Question: How do you think the market rate housing development of the last several years has impacted Minneapolis?
The impact of market rate housing on our city has been mixed. Having more people living in our city is positive from various environmental, social and economic perspectives. But this development needs to be balanced with our need for affordable, work-force housing as well. As we attract new residents, we must be mindful that we do not simultaneously displace those who were here before. In all development discussions, current residents must be engaged and their active participation in decision-making enabled if we wish to effectively address potential gentrification.
Question: What policies will you pursue to ensure an adequate supply of affordable housing in Minneapolis? Since state financing for affordable housing is limited, what additional funding sources would you seek? What are some alternative policies you’d pursue to remove barriers to housing affordability which would compensate for this lack of funding?
The lack of affordable housing has reached a crisis and it appears in many forms. Housing can become unaffordable when previously affordable housing inventory is converted to market rate housing, when property taxes increase too much, forcing long time homeowners to move or young families to exit to more affordable suburbs, or when the marketplace is simply unresponsive to the need. Addressing our affordable housing challenge must be addressed on a long-term basis (30 year increments) and must have as a primary goal unit-based financial support that ensures the creation of housing opportunities throughout the City. Minneapolis should convene for-profit and non-profit developers, as well as public sector providers like the Minneapolis Public Housing Authority, to confirm best practices and to set specific targets for addressing the backlog and creating strategies for moving forward. It should also regularly report its success to the community, in real time.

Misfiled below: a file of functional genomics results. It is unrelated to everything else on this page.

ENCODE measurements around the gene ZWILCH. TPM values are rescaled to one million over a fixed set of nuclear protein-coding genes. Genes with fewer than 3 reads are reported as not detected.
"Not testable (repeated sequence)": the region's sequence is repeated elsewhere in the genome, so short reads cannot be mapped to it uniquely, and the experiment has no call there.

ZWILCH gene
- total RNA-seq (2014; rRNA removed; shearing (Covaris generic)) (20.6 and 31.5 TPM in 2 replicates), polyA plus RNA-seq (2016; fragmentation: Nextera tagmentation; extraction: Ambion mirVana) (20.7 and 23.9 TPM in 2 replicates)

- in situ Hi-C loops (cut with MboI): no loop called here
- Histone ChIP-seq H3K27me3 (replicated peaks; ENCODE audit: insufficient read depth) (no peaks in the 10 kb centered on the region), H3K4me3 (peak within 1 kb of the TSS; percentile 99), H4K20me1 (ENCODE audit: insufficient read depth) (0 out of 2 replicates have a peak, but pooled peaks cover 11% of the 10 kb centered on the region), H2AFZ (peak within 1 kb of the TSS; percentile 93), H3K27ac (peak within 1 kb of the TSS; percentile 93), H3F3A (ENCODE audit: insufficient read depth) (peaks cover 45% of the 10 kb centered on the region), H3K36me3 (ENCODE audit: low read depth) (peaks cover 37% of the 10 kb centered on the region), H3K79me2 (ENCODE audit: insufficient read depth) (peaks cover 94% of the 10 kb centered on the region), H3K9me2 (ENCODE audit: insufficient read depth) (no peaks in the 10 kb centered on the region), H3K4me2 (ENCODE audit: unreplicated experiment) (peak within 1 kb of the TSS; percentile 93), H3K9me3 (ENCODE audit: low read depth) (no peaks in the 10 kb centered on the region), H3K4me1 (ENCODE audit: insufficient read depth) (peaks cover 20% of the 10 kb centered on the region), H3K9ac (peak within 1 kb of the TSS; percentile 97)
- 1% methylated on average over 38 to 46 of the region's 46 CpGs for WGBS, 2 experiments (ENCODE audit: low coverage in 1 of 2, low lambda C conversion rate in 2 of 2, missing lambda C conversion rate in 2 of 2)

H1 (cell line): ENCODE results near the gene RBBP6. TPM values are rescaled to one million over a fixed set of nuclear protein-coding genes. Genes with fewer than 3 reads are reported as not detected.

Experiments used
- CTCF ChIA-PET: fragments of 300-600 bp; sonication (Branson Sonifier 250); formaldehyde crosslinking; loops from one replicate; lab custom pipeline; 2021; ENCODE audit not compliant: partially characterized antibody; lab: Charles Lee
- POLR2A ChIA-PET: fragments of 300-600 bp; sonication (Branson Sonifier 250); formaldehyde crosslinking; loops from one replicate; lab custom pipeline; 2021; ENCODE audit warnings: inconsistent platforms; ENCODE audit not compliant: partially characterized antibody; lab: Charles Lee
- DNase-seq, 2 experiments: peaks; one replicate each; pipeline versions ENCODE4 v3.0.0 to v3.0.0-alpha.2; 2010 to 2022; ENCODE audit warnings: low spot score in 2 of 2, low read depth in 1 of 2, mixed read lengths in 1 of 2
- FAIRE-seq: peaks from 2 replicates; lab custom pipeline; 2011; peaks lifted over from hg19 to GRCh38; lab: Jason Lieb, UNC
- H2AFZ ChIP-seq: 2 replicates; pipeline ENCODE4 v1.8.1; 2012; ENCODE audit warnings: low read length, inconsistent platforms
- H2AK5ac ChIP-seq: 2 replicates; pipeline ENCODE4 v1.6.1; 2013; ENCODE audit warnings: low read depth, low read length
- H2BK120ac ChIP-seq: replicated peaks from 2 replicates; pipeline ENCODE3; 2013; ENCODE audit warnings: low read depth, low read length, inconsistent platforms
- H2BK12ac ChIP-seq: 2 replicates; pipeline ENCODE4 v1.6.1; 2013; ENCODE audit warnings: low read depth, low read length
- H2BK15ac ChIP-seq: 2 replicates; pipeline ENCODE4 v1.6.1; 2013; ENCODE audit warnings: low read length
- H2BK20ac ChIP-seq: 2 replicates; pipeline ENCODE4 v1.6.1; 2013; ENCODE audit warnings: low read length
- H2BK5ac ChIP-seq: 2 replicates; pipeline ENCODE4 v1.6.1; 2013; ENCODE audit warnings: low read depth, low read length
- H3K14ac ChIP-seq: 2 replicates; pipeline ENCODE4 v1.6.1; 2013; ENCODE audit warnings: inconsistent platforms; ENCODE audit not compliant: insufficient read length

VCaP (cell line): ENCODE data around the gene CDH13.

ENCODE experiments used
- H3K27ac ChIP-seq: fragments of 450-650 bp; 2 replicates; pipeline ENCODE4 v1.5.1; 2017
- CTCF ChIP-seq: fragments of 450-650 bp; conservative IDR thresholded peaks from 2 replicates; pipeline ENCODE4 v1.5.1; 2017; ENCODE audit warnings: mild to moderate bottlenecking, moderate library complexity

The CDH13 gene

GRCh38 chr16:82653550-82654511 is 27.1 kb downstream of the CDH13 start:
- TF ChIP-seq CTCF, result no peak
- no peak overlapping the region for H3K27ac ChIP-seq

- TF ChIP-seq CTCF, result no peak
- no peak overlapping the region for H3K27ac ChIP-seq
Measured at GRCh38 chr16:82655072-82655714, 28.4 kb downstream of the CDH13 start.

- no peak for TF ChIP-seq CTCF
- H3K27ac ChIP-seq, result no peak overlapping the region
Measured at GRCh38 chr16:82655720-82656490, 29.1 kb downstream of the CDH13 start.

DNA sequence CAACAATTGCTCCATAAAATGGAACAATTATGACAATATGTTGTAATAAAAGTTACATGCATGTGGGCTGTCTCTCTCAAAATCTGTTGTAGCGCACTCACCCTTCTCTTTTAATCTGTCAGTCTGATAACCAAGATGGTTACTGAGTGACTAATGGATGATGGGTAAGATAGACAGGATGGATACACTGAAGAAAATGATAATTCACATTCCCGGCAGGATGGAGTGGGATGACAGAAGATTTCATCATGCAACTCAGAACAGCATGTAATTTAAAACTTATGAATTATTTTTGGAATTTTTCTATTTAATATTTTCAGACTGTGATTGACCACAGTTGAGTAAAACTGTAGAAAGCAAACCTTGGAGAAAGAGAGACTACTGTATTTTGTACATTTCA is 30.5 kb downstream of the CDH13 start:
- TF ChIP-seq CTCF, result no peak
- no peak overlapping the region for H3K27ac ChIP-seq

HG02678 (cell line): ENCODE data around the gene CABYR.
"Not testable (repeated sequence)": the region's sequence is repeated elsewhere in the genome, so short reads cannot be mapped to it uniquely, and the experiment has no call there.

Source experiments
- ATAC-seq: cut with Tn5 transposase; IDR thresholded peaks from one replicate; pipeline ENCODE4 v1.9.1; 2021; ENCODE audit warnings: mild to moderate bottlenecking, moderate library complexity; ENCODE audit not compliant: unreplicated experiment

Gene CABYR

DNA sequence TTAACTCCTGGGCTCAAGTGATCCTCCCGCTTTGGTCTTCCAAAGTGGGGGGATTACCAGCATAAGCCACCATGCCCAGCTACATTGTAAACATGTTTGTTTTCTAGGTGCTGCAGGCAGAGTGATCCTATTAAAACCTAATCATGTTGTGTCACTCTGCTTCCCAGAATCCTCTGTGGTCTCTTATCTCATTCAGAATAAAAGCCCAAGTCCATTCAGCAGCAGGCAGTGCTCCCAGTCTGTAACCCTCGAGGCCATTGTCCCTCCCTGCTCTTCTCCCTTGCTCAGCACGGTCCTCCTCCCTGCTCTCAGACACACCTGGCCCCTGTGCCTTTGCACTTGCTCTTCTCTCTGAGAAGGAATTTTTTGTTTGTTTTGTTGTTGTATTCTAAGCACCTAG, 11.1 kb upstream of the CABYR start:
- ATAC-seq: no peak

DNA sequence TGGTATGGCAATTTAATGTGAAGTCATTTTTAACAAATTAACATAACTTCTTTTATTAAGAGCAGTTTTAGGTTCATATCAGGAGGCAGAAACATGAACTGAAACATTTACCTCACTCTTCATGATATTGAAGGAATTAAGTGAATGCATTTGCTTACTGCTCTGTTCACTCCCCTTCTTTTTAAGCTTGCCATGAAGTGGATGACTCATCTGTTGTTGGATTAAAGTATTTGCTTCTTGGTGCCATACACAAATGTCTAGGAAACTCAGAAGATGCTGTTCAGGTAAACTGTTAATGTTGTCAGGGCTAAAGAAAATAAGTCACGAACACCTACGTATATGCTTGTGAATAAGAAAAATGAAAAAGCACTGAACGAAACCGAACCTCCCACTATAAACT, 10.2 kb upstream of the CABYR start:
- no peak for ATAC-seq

Assuming that our prospects for financial assistance at the federal or state levels will be limited for the near future (although I would definitely advocate for full funding of our Section 8 and low-rent public housing programs at the federal level), I will pursue:
- A substantial increase in city provided project-based assistance in my proposed budget (currently, the City spends just 1% of its operating budget in providing affordable housing)
- The adoption of inclusionary zoning
- A targeted homeownership program that will enable those historically left out of the housing market to purchase housing
- Collaboration with leaders in surrounding communities to encourage them to develop a range of affordable housing. Minneapolis cannot be successful if we don’t bring along the surrounding communities to embrace their role in addressing the need for affordable housing.